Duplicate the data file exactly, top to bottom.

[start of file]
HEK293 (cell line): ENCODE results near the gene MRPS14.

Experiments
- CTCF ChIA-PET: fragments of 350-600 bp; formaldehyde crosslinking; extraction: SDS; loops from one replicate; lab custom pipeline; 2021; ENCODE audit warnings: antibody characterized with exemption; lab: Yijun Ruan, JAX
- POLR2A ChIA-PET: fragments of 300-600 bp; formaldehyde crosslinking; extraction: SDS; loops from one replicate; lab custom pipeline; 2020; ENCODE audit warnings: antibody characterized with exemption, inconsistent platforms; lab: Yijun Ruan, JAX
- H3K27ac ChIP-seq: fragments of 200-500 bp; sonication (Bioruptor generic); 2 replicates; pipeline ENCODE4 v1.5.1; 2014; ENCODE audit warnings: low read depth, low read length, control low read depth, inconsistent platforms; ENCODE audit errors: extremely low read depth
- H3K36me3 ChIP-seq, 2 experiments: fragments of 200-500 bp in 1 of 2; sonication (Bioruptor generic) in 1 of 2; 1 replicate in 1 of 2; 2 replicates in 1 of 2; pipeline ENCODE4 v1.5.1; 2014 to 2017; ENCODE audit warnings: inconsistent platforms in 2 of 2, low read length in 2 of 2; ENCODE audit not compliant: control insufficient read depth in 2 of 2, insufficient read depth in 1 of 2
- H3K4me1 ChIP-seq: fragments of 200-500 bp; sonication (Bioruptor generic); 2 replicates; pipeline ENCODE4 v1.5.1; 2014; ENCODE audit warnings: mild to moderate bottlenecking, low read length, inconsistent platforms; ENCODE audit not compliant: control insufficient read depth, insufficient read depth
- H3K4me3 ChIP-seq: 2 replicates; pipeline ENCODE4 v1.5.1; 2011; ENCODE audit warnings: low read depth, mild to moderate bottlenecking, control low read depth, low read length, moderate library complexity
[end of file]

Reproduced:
HEK293 (cell line): ENCODE results near the gene MRPS14.

Experiments
- CTCF ChIA-PET: fragments of 350-600 bp; formaldehyde crosslinking; extraction: SDS; loops from one replicate; lab custom pipeline; 2021; ENCODE audit warnings: antibody characterized with exemption; lab: Yijun Ruan, JAX
- POLR2A ChIA-PET: fragments of 300-600 bp; formaldehyde crosslinking; extraction: SDS; loops from one replicate; lab custom pipeline; 2020; ENCODE audit warnings: antibody characterized with exemption, inconsistent platforms; lab: Yijun Ruan, JAX
- H3K27ac ChIP-seq: fragments of 200-500 bp; sonication (Bioruptor generic); 2 replicates; pipeline ENCODE4 v1.5.1; 2014; ENCODE audit warnings: low read depth, low read length, control low read depth, inconsistent platforms; ENCODE audit errors: extremely low read depth
- H3K36me3 ChIP-seq, 2 experiments: fragments of 200-500 bp in 1 of 2; sonication (Bioruptor generic) in 1 of 2; 1 replicate in 1 of 2; 2 replicates in 1 of 2; pipeline ENCODE4 v1.5.1; 2014 to 2017; ENCODE audit warnings: inconsistent platforms in 2 of 2, low read length in 2 of 2; ENCODE audit not compliant: control insufficient read depth in 2 of 2, insufficient read depth in 1 of 2
- H3K4me1 ChIP-seq: fragments of 200-500 bp; sonication (Bioruptor generic); 2 replicates; pipeline ENCODE4 v1.5.1; 2014; ENCODE audit warnings: mild to moderate bottlenecking, low read length, inconsistent platforms; ENCODE audit not compliant: control insufficient read depth, insufficient read depth
- H3K4me3 ChIP-seq: 2 replicates; pipeline ENCODE4 v1.5.1; 2011; ENCODE audit warnings: low read depth, mild to moderate bottlenecking, control low read depth, low read length, moderate library complexity